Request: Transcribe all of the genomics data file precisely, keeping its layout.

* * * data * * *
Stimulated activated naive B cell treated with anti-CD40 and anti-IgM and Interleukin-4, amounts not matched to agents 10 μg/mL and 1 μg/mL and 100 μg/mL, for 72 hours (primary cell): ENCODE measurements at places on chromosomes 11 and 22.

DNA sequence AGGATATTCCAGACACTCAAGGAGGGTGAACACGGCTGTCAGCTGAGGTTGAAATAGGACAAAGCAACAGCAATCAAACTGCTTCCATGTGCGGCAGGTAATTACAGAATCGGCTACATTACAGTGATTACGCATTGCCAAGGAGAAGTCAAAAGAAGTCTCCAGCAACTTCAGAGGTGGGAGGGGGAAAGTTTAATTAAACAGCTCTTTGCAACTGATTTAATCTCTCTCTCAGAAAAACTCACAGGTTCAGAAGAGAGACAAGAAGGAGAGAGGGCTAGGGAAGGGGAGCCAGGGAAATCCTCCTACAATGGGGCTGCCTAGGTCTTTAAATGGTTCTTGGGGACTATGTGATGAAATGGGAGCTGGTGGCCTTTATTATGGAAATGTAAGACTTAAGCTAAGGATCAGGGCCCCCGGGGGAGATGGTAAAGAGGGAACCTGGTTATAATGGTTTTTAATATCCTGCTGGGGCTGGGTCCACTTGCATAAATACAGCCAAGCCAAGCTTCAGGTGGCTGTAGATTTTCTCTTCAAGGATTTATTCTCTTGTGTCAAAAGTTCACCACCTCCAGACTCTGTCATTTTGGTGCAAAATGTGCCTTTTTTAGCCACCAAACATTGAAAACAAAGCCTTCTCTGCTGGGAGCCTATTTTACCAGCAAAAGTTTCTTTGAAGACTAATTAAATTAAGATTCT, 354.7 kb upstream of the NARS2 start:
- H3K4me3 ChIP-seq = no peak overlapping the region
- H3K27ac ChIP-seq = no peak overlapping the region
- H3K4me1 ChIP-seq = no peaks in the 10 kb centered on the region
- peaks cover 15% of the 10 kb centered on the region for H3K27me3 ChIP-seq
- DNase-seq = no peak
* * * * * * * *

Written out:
Stimulated activated naive B cell treated with anti-CD40 and anti-IgM and Interleukin-4, amounts not matched to agents 10 μg/mL and 1 μg/mL and 100 μg/mL, for 72 hours (primary cell): ENCODE measurements at places on chromosomes 11 and 22.

DNA sequence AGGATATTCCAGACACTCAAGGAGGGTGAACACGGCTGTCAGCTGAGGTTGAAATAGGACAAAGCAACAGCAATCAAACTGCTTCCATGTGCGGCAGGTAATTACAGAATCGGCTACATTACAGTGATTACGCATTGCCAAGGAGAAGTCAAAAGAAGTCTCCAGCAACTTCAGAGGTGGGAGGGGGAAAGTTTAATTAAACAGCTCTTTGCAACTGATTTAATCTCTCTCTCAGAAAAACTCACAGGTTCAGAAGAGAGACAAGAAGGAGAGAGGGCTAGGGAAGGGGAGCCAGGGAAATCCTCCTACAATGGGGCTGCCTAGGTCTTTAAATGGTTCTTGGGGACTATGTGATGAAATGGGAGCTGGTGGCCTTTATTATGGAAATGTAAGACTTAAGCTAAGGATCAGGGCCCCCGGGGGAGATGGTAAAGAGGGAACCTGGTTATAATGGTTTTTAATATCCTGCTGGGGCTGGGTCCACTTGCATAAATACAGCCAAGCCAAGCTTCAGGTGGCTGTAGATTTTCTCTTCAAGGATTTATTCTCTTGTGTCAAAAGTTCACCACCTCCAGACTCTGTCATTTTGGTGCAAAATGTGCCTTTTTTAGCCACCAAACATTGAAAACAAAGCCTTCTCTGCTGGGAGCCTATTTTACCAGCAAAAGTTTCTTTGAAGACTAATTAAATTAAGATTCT, 354.7 kb upstream of the NARS2 start:
- H3K4me3 ChIP-seq = no peak overlapping the region
- H3K27ac ChIP-seq = no peak overlapping the region
- H3K4me1 ChIP-seq = no peaks in the 10 kb centered on the region
- peaks cover 15% of the 10 kb centered on the region for H3K27me3 ChIP-seq
- DNase-seq = no peak